On the evening of Dec. 7 Haiti’s Provisional Electoral Council (CEP) announced the preliminary results of presidential and legislative elections held on Nov. 28. The elections had been chaotic and sometimes violent, and the majority of the presidential candidates denounced the process as fraudulent even before the polls closed.
According to the CEP, former senator Myrlande Manigat (Coalition of National Progressive Democrats, RDNP) led with 31.37% of the votes, followed by Jude Célestin (Unity), the candidate backed by current president René Préval, with 22.48%. Popular singer Michel Martelly (“Sweet Micky,” Peasant Response) came in a close third with 21.84%, and Jean Henry Céant (Love Haiti), former lawyer for ex-president Jean Bertrand Aristide (1991-1996, 2001-2004) was fourth with 8.18%. The remaining candidates each received less than 5% of the vote. If the results are confirmed on Dec. 20, Manigat and Célestin will face each other in a runoff on Jan. 16.
Two of the 11 Senate races in contention were settled in the first round, with one victory going to the candidate of Préval’s Unity party. Unity candidates will be in the runoffs for the remaining nine seats. There were 18 victors in the voting for the 99 seats in the Chamber of Deputies, eight of them from Unity, which will have 58 candidates in the runoffs for the other 81 seats. (AlterPresse, Haiti, Dec. 7)
The announcement of the preliminary results set off three days of militant protests, many of them by Martelly supporters who felt he was fraudulently denied the second place. Thousands of protesters blocked streets with barricades and burning tires, paralyzing economic activity in Port-au-Prince and many other cities. Stores were burned or vandalized, and at least five people were killed in confrontations between protesters and police or between different political groups. The protests finally seemed to slow down on Dec. 10 in what reporters described as a “tense calm,” but banks, schools and larger stores remained closed in Port-au-Prince. (AlterPresse, Dec. 9; Radio Kiskeya, Haiti, Dec. 10)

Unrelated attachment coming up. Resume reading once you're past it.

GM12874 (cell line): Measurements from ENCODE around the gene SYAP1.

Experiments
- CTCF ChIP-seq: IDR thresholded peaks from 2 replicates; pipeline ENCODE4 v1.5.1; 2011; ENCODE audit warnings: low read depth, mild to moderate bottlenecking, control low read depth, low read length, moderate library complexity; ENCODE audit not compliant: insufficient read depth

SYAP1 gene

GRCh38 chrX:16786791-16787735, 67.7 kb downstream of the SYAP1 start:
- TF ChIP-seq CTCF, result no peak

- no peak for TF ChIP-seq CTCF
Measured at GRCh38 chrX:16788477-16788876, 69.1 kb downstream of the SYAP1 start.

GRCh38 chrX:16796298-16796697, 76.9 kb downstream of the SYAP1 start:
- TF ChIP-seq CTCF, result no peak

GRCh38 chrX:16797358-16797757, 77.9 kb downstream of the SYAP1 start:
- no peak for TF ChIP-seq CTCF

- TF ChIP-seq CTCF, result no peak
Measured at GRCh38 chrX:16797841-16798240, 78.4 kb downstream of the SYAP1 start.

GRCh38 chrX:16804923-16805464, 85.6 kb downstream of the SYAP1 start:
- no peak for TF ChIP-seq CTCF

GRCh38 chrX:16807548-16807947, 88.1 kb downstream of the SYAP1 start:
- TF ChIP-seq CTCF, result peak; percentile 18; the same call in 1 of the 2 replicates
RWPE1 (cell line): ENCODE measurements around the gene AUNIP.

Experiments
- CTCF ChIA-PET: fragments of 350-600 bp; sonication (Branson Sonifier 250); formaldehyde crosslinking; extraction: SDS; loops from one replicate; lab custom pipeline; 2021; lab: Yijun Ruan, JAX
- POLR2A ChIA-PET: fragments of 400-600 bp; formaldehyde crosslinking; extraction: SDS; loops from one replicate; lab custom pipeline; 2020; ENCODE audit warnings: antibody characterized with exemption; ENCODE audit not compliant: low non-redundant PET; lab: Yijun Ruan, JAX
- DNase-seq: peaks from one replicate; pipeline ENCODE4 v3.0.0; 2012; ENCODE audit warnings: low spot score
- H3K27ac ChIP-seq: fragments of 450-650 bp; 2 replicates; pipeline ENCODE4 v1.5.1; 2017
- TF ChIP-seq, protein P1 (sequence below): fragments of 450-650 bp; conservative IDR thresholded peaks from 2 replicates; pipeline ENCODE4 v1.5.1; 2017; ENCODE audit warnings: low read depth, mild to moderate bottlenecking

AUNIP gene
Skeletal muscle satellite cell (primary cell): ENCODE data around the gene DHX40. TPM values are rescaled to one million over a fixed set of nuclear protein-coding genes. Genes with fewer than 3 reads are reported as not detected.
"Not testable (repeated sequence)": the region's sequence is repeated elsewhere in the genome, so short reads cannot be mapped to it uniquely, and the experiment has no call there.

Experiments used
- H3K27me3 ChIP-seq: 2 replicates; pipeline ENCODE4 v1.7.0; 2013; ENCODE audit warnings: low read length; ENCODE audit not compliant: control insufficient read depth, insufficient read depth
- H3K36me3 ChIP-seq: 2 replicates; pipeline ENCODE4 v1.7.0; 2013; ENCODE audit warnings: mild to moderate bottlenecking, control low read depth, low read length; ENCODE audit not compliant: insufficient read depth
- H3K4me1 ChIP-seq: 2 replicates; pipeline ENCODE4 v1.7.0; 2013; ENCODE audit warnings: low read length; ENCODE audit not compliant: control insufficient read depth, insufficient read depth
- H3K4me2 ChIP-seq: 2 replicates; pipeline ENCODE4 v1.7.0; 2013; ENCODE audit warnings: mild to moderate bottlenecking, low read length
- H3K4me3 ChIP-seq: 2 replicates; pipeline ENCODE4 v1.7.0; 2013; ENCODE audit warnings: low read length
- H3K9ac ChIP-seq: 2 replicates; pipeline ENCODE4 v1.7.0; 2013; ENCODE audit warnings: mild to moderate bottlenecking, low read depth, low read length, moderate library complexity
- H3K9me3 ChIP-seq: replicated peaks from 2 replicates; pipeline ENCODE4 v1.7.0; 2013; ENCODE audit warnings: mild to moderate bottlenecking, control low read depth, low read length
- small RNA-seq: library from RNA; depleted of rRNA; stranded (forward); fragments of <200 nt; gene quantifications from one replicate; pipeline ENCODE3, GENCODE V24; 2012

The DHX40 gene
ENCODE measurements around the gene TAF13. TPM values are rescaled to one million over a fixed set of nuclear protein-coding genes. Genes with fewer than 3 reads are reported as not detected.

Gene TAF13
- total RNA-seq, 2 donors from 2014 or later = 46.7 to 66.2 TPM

The intensity of the demonstrations may have resulted more from anger over the broader situation—the military occupation by the United Nations Stabilization Mission in Haiti (MINUSTAH), the rapidly spreading cholera epidemic, the situation of the 1.3 million people still homeless 11 months after the Jan. 12 earthquake—than from interest in the elections themselves. Just 22.87% of Haiti’s 4.7 million voters turned out on Nov. 28, according to the CEP’s disputed preliminary count. Edmond Mulet, the Guatemalan diplomat who is acting head of MINUSTAH, reportedly hoped for 40%.
The leading candidates were mostly conservative or centrist. Manigat, whose husband was president for four months in 1987 before being removed by a military coup, campaigned largely around changing the Constitution to allow dual citizenship for the many Haitians living in the US. Célestin was expected to follow Préval’s centrist policies, while Martelly’s political positions were unclear. (Radio Canada, Dec. 7, some from AFP and Reuters)
The only leading candidate with significant support from left-of-center groups was Céant. Former president Aristide’s populist Lavalas Family (FL) was barred from running, but three important members of the FL directorate–Euvonie Auguste, Jacques Matelier and René Civil—announced their support for Céant on Oct. 19, saying that thousands of Lavalas supporters would vote for him. (FL coordinator Maryse Narcisse said on Oct. 18 that FL was supporting no candidate, and Aristide himself, in exile in South Africa, had made no statement.) (Agence Haïtienne de Presse, Haiti, Oct. 19) On Oct. 27 Chavannes Jean-Baptiste, the spokesperson for the Papaye Peasant Movement (MMP), based in the Central Plateau, officially endorsed Céant. The MPP is one of the country’s largest peasant groups; Jean-Baptiste and FL are longtime opponents. (Radio Kiskeya, Oct. 27)
Much of the left, like many voters, stayed clear of the elections. On the weekend of Dec. 4 the labor organizing group Batay Ouvriye (“Workers’ Struggle”) issued a statement rejecting any elections held under military occupation. “The electoral process can’t escape this simple logic. The imperialists are the ones who financed it and organized it, and due to the extreme weakness of the [Haitian] ruling classes and profound incapacity of the reactionary government, they are the ones who actually direct it.” The group concluded that “under occupation, nothing democratic and progressive can be accomplished.” The statement charged that none of the presidential candidates had even taken a position on the presence of MINUSTAH troops. (Adital, Brazil, Dec. 6)
From Weekly News Update on the Americas, Dec. 12.
See our last post on the Haitian elections.